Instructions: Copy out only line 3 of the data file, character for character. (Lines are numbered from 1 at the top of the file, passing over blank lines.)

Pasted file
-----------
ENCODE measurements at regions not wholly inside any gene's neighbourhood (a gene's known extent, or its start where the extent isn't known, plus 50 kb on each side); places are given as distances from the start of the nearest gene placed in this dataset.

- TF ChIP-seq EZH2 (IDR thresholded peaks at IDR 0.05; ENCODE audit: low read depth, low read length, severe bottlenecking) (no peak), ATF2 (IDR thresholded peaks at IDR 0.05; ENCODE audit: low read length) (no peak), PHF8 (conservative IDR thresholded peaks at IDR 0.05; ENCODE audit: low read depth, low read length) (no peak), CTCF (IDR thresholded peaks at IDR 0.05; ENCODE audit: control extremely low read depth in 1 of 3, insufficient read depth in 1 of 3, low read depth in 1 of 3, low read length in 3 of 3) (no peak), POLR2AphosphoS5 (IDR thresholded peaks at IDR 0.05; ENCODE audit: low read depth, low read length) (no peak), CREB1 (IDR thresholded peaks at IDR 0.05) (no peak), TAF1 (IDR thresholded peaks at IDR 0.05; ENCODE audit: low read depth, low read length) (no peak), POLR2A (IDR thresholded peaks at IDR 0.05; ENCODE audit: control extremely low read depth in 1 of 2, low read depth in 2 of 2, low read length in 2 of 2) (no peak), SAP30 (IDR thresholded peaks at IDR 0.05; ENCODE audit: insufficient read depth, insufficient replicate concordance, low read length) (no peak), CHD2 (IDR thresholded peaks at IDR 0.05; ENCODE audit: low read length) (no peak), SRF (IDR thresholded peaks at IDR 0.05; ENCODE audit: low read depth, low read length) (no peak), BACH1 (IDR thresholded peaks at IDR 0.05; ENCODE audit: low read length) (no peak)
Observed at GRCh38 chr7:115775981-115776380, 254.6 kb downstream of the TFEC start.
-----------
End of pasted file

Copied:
Observed at GRCh38 chr7:115775981-115776380, 254.6 kb downstream of the TFEC start.